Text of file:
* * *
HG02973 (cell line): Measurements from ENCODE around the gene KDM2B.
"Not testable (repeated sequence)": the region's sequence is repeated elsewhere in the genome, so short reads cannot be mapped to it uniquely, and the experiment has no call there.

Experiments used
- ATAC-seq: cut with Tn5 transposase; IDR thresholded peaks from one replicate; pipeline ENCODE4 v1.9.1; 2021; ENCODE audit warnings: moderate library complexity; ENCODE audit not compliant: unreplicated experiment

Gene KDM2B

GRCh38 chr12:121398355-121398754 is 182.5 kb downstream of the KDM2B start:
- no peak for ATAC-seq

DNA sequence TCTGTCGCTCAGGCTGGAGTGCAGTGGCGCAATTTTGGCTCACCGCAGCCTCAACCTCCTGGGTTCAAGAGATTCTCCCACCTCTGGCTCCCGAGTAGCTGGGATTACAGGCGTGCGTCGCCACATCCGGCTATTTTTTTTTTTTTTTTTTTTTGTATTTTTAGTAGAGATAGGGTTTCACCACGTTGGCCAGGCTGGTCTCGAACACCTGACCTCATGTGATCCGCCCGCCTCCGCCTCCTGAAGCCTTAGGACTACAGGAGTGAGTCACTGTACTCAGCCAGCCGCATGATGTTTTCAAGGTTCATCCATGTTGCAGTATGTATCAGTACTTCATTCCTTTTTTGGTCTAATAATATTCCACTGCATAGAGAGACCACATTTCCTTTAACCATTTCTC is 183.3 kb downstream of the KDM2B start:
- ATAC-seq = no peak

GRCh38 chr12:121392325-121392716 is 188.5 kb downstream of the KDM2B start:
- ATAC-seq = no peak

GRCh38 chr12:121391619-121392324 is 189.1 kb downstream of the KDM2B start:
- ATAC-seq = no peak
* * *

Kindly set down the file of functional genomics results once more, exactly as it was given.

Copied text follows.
HG02973 (cell line): Measurements from ENCODE around the gene KDM2B.
"Not testable (repeated sequence)": the region's sequence is repeated elsewhere in the genome, so short reads cannot be mapped to it uniquely, and the experiment has no call there.

Experiments used
- ATAC-seq: cut with Tn5 transposase; IDR thresholded peaks from one replicate; pipeline ENCODE4 v1.9.1; 2021; ENCODE audit warnings: moderate library complexity; ENCODE audit not compliant: unreplicated experiment

Gene KDM2B

GRCh38 chr12:121398355-121398754 is 182.5 kb downstream of the KDM2B start:
- no peak for ATAC-seq

DNA sequence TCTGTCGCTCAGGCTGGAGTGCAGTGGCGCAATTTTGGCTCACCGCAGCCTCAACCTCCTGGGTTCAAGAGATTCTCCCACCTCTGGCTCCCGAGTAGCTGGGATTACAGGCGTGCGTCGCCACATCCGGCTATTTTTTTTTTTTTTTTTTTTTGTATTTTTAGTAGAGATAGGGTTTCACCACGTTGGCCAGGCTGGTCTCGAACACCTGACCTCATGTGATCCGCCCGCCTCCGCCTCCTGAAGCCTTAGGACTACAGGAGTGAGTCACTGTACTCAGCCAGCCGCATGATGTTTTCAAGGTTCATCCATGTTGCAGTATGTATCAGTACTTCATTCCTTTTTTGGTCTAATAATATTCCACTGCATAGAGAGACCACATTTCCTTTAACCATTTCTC is 183.3 kb downstream of the KDM2B start:
- ATAC-seq = no peak

GRCh38 chr12:121392325-121392716 is 188.5 kb downstream of the KDM2B start:
- ATAC-seq = no peak

GRCh38 chr12:121391619-121392324 is 189.1 kb downstream of the KDM2B start:
- ATAC-seq = no peak